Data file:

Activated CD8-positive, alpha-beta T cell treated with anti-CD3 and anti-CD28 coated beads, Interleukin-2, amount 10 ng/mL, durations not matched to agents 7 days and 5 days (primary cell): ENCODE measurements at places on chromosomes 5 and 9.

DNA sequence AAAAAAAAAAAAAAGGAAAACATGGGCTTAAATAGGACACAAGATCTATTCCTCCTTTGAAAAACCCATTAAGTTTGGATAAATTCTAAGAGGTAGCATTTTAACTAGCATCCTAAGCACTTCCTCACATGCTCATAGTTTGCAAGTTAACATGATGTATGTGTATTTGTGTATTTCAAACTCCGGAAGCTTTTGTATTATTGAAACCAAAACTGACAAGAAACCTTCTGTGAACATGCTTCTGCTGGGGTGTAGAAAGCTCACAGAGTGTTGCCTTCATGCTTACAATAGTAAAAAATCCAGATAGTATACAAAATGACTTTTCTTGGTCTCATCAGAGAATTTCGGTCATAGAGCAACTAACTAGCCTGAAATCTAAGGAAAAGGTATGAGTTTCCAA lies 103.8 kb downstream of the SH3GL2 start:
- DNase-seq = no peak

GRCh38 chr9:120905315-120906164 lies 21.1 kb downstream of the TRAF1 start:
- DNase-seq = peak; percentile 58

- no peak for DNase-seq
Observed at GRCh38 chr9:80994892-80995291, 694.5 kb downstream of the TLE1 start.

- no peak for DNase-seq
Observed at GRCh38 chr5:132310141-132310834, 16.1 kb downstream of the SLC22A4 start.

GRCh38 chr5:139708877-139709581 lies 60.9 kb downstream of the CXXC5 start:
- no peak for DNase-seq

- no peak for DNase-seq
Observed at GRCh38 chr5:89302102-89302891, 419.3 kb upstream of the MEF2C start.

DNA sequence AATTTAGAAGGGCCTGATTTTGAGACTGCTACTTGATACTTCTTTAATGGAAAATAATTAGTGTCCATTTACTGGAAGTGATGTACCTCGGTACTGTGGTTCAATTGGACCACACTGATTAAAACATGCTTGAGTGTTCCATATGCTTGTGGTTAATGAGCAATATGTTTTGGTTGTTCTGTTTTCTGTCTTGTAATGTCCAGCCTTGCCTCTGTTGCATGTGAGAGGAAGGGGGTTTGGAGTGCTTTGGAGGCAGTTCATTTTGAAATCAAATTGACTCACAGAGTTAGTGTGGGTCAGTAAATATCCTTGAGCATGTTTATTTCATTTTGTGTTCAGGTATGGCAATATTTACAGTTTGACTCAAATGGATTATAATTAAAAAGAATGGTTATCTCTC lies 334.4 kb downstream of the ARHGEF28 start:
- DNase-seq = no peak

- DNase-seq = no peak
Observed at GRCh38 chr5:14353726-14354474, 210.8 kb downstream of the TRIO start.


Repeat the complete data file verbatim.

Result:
Activated CD8-positive, alpha-beta T cell treated with anti-CD3 and anti-CD28 coated beads, Interleukin-2, amount 10 ng/mL, durations not matched to agents 7 days and 5 days (primary cell): ENCODE measurements at places on chromosomes 5 and 9.

DNA sequence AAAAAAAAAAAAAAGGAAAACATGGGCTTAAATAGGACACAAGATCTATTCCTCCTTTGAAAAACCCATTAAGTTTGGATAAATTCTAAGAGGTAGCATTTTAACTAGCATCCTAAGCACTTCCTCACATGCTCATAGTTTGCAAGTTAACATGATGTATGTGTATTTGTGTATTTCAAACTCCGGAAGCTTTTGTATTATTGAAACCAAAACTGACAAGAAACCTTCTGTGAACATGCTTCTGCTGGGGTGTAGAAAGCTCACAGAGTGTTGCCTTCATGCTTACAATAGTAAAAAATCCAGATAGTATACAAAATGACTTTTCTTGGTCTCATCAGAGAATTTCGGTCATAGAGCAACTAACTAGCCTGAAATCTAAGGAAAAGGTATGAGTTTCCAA lies 103.8 kb downstream of the SH3GL2 start:
- DNase-seq = no peak

GRCh38 chr9:120905315-120906164 lies 21.1 kb downstream of the TRAF1 start:
- DNase-seq = peak; percentile 58

- no peak for DNase-seq
Observed at GRCh38 chr9:80994892-80995291, 694.5 kb downstream of the TLE1 start.

- no peak for DNase-seq
Observed at GRCh38 chr5:132310141-132310834, 16.1 kb downstream of the SLC22A4 start.

GRCh38 chr5:139708877-139709581 lies 60.9 kb downstream of the CXXC5 start:
- no peak for DNase-seq

- no peak for DNase-seq
Observed at GRCh38 chr5:89302102-89302891, 419.3 kb upstream of the MEF2C start.

DNA sequence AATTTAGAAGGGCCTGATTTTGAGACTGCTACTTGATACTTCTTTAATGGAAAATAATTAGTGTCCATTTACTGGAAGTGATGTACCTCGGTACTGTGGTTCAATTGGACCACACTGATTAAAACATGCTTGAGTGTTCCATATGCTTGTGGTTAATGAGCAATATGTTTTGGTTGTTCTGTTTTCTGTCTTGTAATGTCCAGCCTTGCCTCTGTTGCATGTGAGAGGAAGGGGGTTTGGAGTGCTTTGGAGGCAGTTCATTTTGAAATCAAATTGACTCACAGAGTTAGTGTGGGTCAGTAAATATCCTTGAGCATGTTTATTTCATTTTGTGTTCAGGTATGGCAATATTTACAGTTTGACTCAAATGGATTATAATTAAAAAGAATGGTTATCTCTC lies 334.4 kb downstream of the ARHGEF28 start:
- DNase-seq = no peak

- DNase-seq = no peak
Observed at GRCh38 chr5:14353726-14354474, 210.8 kb downstream of the TRIO start.